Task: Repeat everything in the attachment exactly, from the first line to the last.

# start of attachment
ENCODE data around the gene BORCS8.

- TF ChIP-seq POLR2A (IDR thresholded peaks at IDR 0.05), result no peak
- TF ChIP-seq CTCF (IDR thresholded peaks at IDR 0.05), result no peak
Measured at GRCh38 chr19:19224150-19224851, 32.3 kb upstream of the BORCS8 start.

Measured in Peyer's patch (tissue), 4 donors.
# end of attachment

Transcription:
ENCODE data around the gene BORCS8.

- TF ChIP-seq POLR2A (IDR thresholded peaks at IDR 0.05), result no peak
- TF ChIP-seq CTCF (IDR thresholded peaks at IDR 0.05), result no peak
Measured at GRCh38 chr19:19224150-19224851, 32.3 kb upstream of the BORCS8 start.

Measured in Peyer's patch (tissue), 4 donors.